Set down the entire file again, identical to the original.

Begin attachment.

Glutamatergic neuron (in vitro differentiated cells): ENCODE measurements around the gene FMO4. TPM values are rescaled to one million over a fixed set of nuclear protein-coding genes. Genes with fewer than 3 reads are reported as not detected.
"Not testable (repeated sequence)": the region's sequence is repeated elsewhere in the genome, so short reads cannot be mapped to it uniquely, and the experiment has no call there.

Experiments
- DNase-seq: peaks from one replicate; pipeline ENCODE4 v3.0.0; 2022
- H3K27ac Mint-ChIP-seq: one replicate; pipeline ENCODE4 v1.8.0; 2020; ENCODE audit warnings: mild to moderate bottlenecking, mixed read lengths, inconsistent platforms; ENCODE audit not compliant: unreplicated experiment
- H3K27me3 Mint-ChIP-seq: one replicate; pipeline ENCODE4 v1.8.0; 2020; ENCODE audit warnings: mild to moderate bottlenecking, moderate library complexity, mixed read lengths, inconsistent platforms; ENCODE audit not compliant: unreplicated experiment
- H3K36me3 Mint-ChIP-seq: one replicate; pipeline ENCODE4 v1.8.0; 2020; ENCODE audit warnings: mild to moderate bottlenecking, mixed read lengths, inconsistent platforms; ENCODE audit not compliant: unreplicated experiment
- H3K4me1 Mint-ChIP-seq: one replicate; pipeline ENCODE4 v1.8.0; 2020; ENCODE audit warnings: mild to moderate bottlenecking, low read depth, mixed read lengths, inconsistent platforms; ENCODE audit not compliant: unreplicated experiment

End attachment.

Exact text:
Glutamatergic neuron (in vitro differentiated cells): ENCODE measurements around the gene FMO4. TPM values are rescaled to one million over a fixed set of nuclear protein-coding genes. Genes with fewer than 3 reads are reported as not detected.
"Not testable (repeated sequence)": the region's sequence is repeated elsewhere in the genome, so short reads cannot be mapped to it uniquely, and the experiment has no call there.

Experiments
- DNase-seq: peaks from one replicate; pipeline ENCODE4 v3.0.0; 2022
- H3K27ac Mint-ChIP-seq: one replicate; pipeline ENCODE4 v1.8.0; 2020; ENCODE audit warnings: mild to moderate bottlenecking, mixed read lengths, inconsistent platforms; ENCODE audit not compliant: unreplicated experiment
- H3K27me3 Mint-ChIP-seq: one replicate; pipeline ENCODE4 v1.8.0; 2020; ENCODE audit warnings: mild to moderate bottlenecking, moderate library complexity, mixed read lengths, inconsistent platforms; ENCODE audit not compliant: unreplicated experiment
- H3K36me3 Mint-ChIP-seq: one replicate; pipeline ENCODE4 v1.8.0; 2020; ENCODE audit warnings: mild to moderate bottlenecking, mixed read lengths, inconsistent platforms; ENCODE audit not compliant: unreplicated experiment
- H3K4me1 Mint-ChIP-seq: one replicate; pipeline ENCODE4 v1.8.0; 2020; ENCODE audit warnings: mild to moderate bottlenecking, low read depth, mixed read lengths, inconsistent platforms; ENCODE audit not compliant: unreplicated experiment